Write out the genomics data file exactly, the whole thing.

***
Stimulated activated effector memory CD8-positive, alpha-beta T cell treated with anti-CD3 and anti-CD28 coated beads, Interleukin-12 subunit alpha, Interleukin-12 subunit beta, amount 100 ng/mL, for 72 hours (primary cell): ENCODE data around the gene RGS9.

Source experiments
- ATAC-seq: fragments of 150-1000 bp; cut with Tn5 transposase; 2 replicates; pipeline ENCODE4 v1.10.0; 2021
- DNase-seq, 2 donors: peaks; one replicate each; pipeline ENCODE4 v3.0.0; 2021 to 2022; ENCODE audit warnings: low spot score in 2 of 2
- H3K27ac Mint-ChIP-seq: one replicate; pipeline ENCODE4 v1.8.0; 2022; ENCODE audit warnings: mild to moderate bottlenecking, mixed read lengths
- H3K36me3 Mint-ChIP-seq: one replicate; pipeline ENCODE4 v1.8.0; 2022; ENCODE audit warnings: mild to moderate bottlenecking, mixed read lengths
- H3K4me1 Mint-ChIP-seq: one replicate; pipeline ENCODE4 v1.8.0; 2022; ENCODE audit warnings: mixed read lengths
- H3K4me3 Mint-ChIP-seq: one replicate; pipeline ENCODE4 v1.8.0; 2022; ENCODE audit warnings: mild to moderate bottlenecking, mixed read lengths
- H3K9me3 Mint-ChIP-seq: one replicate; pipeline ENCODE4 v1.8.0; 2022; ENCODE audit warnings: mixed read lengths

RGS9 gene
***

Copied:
Stimulated activated effector memory CD8-positive, alpha-beta T cell treated with anti-CD3 and anti-CD28 coated beads, Interleukin-12 subunit alpha, Interleukin-12 subunit beta, amount 100 ng/mL, for 72 hours (primary cell): ENCODE data around the gene RGS9.

Source experiments
- ATAC-seq: fragments of 150-1000 bp; cut with Tn5 transposase; 2 replicates; pipeline ENCODE4 v1.10.0; 2021
- DNase-seq, 2 donors: peaks; one replicate each; pipeline ENCODE4 v3.0.0; 2021 to 2022; ENCODE audit warnings: low spot score in 2 of 2
- H3K27ac Mint-ChIP-seq: one replicate; pipeline ENCODE4 v1.8.0; 2022; ENCODE audit warnings: mild to moderate bottlenecking, mixed read lengths
- H3K36me3 Mint-ChIP-seq: one replicate; pipeline ENCODE4 v1.8.0; 2022; ENCODE audit warnings: mild to moderate bottlenecking, mixed read lengths
- H3K4me1 Mint-ChIP-seq: one replicate; pipeline ENCODE4 v1.8.0; 2022; ENCODE audit warnings: mixed read lengths
- H3K4me3 Mint-ChIP-seq: one replicate; pipeline ENCODE4 v1.8.0; 2022; ENCODE audit warnings: mild to moderate bottlenecking, mixed read lengths
- H3K9me3 Mint-ChIP-seq: one replicate; pipeline ENCODE4 v1.8.0; 2022; ENCODE audit warnings: mixed read lengths

RGS9 gene